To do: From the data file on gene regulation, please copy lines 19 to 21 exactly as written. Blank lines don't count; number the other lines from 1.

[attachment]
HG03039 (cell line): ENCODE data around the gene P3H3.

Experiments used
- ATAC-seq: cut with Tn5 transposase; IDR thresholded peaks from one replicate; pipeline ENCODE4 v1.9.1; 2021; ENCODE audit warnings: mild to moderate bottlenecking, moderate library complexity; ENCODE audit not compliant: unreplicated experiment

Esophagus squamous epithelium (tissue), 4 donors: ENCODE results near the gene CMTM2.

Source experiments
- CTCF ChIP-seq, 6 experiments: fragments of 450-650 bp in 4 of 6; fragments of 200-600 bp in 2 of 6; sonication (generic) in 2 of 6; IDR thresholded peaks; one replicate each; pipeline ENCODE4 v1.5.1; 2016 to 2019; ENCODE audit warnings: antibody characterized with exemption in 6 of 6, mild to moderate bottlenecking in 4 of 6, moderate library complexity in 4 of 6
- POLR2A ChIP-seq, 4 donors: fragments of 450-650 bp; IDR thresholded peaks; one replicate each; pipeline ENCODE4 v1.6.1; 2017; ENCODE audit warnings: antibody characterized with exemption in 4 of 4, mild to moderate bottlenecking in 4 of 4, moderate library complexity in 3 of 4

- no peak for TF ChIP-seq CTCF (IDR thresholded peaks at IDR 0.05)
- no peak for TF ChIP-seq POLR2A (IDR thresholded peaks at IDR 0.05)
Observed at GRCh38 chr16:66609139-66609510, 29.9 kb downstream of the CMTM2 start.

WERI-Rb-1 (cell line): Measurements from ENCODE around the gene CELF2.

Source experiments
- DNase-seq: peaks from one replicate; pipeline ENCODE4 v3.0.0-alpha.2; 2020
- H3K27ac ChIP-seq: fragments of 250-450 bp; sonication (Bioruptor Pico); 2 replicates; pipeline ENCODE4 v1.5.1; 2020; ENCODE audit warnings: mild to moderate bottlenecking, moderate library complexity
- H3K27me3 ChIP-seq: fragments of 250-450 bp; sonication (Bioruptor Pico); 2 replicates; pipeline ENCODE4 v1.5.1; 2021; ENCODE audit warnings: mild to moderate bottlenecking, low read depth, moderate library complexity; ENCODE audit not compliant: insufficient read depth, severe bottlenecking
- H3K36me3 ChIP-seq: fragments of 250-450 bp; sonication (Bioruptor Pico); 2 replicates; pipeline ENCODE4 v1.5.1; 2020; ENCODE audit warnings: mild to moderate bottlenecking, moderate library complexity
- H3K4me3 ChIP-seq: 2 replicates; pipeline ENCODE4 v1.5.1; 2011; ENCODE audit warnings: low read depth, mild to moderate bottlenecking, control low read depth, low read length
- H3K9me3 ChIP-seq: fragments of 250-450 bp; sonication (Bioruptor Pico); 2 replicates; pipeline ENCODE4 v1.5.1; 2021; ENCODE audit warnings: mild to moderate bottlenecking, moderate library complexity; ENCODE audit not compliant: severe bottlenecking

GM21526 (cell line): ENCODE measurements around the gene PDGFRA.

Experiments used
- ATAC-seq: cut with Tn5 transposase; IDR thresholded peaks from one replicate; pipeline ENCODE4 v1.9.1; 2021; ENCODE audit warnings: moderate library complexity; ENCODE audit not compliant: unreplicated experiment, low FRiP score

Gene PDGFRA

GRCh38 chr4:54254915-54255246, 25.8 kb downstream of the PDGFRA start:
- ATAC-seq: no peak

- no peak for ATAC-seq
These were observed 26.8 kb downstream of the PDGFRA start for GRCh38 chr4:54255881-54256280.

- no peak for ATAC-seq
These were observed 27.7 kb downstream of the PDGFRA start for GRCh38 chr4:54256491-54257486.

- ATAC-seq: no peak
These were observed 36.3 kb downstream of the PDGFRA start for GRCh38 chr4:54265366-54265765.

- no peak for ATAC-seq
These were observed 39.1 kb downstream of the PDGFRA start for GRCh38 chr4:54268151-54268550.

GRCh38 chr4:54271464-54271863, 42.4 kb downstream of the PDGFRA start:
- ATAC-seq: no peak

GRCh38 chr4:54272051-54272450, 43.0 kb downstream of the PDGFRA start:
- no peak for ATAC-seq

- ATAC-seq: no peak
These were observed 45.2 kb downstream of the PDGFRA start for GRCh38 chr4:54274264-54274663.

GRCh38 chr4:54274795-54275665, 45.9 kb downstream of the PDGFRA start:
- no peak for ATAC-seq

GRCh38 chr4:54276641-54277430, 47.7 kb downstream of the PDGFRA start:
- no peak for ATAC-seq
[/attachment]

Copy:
GM21526 (cell line): ENCODE measurements around the gene PDGFRA.

Experiments used
- ATAC-seq: cut with Tn5 transposase; IDR thresholded peaks from one replicate; pipeline ENCODE4 v1.9.1; 2021; ENCODE audit warnings: moderate library complexity; ENCODE audit not compliant: unreplicated experiment, low FRiP score